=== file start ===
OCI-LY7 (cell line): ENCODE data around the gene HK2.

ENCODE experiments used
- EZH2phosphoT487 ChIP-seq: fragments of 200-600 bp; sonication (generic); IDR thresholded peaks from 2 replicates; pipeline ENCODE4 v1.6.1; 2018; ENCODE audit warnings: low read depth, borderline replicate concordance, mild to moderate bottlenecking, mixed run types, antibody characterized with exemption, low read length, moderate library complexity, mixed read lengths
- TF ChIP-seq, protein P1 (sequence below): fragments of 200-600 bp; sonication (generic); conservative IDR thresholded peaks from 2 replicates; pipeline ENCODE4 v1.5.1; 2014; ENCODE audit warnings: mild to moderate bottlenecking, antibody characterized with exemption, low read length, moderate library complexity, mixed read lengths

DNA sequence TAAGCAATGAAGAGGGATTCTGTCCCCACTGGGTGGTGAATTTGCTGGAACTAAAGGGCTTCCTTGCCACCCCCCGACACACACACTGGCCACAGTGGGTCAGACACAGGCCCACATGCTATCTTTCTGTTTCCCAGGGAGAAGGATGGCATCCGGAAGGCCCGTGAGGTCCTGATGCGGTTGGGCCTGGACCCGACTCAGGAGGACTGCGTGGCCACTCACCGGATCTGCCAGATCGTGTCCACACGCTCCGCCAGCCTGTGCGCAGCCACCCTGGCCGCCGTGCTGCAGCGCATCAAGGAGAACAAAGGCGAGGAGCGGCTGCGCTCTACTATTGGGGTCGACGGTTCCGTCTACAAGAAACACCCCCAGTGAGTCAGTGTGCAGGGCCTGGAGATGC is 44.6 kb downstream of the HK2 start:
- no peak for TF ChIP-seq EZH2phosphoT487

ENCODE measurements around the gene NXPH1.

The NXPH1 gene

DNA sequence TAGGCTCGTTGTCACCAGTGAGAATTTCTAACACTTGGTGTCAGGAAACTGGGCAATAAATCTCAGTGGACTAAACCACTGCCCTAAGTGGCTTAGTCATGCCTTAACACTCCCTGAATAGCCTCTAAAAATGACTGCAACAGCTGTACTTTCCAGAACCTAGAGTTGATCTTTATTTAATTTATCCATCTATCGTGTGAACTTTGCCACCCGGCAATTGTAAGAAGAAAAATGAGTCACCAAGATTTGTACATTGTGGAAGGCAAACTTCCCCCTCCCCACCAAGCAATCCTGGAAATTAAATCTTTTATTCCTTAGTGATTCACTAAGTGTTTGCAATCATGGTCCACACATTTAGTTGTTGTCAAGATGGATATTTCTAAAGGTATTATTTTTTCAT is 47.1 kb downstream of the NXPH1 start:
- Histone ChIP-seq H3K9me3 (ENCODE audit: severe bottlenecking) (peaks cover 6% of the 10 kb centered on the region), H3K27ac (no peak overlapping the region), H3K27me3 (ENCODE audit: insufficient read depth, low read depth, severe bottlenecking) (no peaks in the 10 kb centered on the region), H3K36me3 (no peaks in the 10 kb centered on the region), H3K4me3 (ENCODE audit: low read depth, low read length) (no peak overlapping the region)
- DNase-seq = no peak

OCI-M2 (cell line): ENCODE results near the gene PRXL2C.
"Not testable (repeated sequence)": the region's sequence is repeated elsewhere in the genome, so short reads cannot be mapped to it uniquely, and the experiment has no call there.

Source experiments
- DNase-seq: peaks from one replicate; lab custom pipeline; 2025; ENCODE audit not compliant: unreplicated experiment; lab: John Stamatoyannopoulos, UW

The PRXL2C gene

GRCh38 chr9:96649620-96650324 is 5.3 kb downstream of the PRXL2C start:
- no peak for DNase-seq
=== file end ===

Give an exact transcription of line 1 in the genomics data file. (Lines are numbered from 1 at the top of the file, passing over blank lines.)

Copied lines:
OCI-LY7 (cell line): ENCODE data around the gene HK2.